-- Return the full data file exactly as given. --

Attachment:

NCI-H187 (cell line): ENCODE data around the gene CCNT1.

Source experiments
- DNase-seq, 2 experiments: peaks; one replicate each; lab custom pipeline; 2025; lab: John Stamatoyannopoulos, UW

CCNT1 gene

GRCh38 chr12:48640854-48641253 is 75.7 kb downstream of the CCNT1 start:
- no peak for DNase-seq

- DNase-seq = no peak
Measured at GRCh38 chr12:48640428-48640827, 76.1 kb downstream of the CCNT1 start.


NCI-H187 (cell line): ENCODE data around the gene CCNT1.

Source experiments
- DNase-seq, 2 experiments: peaks; one replicate each; lab custom pipeline; 2025; lab: John Stamatoyannopoulos, UW

CCNT1 gene

GRCh38 chr12:48640854-48641253 is 75.7 kb downstream of the CCNT1 start:
- no peak for DNase-seq

- DNase-seq = no peak
Measured at GRCh38 chr12:48640428-48640827, 76.1 kb downstream of the CCNT1 start.